Laminack described Soffar as one of the bright spots at the institution, and that he would often care for the younger kids. “The biggest problem we had with Max was the stories he liked to tell,” Laminack said. “The kids on weekends would run away from facility and by Tuesday they came back cold or hot and hungry and Max always came back with wild tales. Anything that happened in the city of Austin, Max was involved in. No matter what it was, a bank got robbed or a house burned down. It was impossible for him to have done it. But we were always amazed at level of detail and how descriptive he could be of what he pulled off and what he had done.”
Soffar spent two years in the mental hospital and soon after, dropped out of school. By the time he was 18 he was a heavy drug user and police informant. His handler, a cop named Bruce Clawson, used Soffar cautiously, knowing he would make up stories to get attention. It was Clawson who delivered Soffar to Houston homicide detectives. He told his fellow officers Soffar often lied, but also discouraged Soffar from getting a lawyer.
There’s no evidence that Houston detectives doubted Soffar’s guilt. And they could be right. So let’s take a look at their investigation and what they were working with when they pulled him over for riding a stolen motorcycle.
The night of the murders was chaos. Police and paramedics rushed to the scene, as did reporters. A news report shows them crowding the bowling alley while bodies still lay on the floor. A few hours later, the owners of the bowling alley ripped up the bloodstained carpet and cleaned the place up so they could open for business the next day.
The police didn’t get much from the scene of the crime. But there was an eyewitness: Greg Garner, one of the victims. He was shot in the head, lost an eye, and suffered a severe concussion. But he lived. At first his statements were surreal — he said the killer was 20 feet tall — but eventually remembered what happened. The police even had him help create a composite sketch.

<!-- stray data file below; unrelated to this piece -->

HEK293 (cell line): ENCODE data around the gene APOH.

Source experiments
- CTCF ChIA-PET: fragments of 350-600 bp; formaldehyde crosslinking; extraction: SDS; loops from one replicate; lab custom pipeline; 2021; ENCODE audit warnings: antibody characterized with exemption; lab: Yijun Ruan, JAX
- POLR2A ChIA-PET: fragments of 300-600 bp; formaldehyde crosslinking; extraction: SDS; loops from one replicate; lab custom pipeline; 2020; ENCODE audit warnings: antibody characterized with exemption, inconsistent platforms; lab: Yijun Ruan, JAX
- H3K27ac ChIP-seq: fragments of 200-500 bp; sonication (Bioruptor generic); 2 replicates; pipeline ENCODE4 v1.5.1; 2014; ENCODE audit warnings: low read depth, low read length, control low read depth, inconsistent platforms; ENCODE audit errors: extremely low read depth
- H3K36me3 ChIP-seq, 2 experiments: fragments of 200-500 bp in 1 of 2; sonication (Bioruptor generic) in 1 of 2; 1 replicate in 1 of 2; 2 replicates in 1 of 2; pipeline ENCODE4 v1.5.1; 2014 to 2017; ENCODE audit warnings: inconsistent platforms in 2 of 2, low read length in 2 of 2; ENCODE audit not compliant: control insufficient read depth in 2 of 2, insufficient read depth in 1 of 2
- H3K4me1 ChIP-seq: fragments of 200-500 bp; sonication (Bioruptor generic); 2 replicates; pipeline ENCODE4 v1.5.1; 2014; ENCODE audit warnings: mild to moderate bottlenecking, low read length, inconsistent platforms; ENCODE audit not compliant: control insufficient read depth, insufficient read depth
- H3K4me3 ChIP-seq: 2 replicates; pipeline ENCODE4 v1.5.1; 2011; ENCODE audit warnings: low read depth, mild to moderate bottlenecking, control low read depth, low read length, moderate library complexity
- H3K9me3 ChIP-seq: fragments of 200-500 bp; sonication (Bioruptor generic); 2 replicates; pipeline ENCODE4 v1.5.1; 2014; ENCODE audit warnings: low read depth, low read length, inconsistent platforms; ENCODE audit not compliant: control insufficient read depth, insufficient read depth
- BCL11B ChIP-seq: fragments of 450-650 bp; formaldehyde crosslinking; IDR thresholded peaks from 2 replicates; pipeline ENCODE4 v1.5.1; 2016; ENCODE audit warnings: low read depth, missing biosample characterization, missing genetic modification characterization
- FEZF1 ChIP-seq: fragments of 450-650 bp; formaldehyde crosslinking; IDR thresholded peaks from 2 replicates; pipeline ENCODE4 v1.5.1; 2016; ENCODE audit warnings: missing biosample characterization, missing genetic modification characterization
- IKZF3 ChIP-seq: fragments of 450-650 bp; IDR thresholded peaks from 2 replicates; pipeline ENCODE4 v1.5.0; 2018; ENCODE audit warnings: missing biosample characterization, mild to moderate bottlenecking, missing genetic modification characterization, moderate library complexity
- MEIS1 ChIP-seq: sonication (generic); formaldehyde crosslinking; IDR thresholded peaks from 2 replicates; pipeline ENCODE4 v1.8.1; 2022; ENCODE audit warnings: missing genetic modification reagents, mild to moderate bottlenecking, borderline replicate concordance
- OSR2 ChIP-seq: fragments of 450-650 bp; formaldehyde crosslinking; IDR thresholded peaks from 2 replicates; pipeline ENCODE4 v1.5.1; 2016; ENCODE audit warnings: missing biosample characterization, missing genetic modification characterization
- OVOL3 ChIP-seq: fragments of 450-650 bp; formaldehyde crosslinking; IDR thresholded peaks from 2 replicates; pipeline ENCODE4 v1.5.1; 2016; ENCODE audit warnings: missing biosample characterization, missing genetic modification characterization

Garner said the man came to the door and asked for water for his car, carrying a plastic jug as a prop. When they let him in, he pulled a gun, forced one of the employees to open the safe, and then ordered everyone onto the floor. Garner remembered him saying one word, “Goodbye”, and then shooting each of them in the back of the head. No one screamed.
News footage shows a plastic jug sitting on the counter. But the cleaning crew threw it away the next day, and it was never tested for fingerprints.
When the police picked up Soffar six weeks later, they were desperate. They interrogated him for three days. In his first two signed confessions, Soffar said that a man he knew named Latt Bloomfield did it while he sat in the car. In his third and final written confession, he stated that he shot two victims and Bloomfield shot the other two.
When the details don’t add up
When evaluating a confession, police are looking to make sure the suspect knows things that only the perpetrator would know. That was difficult in this case, because almost all the details the police knew, ended up in the media. Still, each of Soffar’s statements got key details wrong.